"The Pacific"

"The Pacific" is the third part in the history of World War II, as brought to you by Tom Hanks and Steven Spielberg. "Saving Private Ryan" is one of my top 10 favorite movies of all time and I would argue that "Band of Brothers" is the best mini-series I've ever seen. So, "Pacific" had some big shoes to fill. This installment follows three Marines in various stages of their tours in the Pacific and the horrors they had to deal with. One is a war hero, one an idealist whose beliefs are brought into question, and one a disillusioned veteran who has a harder time than most adjusting. Each sees a terrible slice of action that indelibly affects the course of their lives.

When the Japanese attacked Pearl Harbor in 1941, thrusting America into the throes of World War II, the country undertook a two front war, fighting one war in Europe and a much less heralded war that spanned the Pacific ocean. Though both fronts brought their own unique hazards, in many ways the fight in the Pacific was a more difficult battle, yet for some reason it always seems to be the forgotten war. When we studied WWII in school, almost all the focus seemed to drift toward D-Day, the Battle of Normandy, etc. and very little time was put into the Pacific beyond Iwo Jima. To this day, when I think of WWII, I think of the European front.

Unfortunately, "The Pacific," didn't do much to help the disparity. It's really not its fault. How do you follow up one, let alone two, of the best productions of the last quarter century? The answer in this case is you really don't. Don't misunderstand. As far as war movies/shows go, "The Pacific" is still very good and completely worth seeing. It just doesn't measure up to its big brothers. It doesn't transcend the way "Ryan" and "Brothers" did. The stories are still just as real, the cinematography and shot selection are astounding, and the dialogue is great.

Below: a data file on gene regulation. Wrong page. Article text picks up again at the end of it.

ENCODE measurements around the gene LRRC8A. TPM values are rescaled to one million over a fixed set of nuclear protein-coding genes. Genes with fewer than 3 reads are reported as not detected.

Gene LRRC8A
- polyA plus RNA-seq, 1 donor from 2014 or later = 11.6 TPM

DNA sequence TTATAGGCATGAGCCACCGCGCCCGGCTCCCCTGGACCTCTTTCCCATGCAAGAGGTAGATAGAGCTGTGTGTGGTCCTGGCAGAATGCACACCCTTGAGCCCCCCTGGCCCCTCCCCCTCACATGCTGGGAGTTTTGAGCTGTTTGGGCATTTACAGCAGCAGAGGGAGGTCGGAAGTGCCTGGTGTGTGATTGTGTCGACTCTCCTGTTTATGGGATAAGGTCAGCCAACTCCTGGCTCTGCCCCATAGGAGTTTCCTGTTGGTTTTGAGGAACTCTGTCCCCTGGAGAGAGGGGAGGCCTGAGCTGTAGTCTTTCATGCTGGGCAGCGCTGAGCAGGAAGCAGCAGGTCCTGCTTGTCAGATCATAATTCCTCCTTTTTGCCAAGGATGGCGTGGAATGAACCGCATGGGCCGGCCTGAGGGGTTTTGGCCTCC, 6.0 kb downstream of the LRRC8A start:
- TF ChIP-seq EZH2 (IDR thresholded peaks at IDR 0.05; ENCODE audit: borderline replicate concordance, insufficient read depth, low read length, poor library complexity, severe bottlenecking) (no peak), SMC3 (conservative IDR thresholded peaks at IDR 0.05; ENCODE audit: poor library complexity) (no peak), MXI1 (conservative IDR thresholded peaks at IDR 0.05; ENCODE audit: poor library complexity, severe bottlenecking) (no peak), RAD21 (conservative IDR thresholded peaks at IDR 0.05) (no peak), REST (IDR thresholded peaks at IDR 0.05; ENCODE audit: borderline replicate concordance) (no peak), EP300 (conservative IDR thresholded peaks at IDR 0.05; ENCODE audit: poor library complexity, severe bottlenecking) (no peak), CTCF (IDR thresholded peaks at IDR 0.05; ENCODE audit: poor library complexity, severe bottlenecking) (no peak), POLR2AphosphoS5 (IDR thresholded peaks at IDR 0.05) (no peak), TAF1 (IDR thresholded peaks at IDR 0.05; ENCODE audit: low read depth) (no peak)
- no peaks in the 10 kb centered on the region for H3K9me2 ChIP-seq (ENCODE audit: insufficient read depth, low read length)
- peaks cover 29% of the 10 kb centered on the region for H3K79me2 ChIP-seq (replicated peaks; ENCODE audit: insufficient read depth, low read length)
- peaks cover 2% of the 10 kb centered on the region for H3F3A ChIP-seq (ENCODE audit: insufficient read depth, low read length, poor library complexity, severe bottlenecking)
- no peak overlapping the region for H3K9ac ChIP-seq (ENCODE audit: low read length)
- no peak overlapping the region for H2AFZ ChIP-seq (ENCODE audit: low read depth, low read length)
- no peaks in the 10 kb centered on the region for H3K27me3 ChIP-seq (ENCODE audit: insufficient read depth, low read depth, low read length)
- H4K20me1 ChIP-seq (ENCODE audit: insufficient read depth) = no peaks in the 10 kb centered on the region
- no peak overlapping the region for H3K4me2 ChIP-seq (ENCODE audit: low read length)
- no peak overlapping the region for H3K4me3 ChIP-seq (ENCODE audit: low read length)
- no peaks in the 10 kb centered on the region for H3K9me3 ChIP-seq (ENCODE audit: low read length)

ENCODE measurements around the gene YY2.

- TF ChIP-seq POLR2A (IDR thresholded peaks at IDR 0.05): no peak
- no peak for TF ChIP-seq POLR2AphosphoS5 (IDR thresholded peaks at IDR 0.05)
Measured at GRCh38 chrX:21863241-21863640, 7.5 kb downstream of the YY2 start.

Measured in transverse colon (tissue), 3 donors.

Two things hold "Pacific" back. One, for the first time in this franchise, the realism went a step too far. Despite all of the horrible events and details depicted in "Ryan" and "Brothers," never once did I feel like they were anything but authentic. "Pacific" at times almost seems gratuitous, like it wants to be shocking, which is the opposite of what I've come to expect from this collaborative group. Two, there is a distinct lack of brotherhood among this group of soldiers. For me, the predecessors of "Pacific" are what they are because of the bond shared and exquisitely displayed by the cast and the characters they portray. The emotional connection of the audience to the characters is rooted in the fact that there is an even stronger emotional connection between those on screen. The very idea behind "The Pacific," three tales of three different Marines, leads to a disconnect that lessens the impact that the series could have. It still tells a tremendous story and one that desperately needs to be told, but it just isn't as engrossing as the other installments.

Grade: B+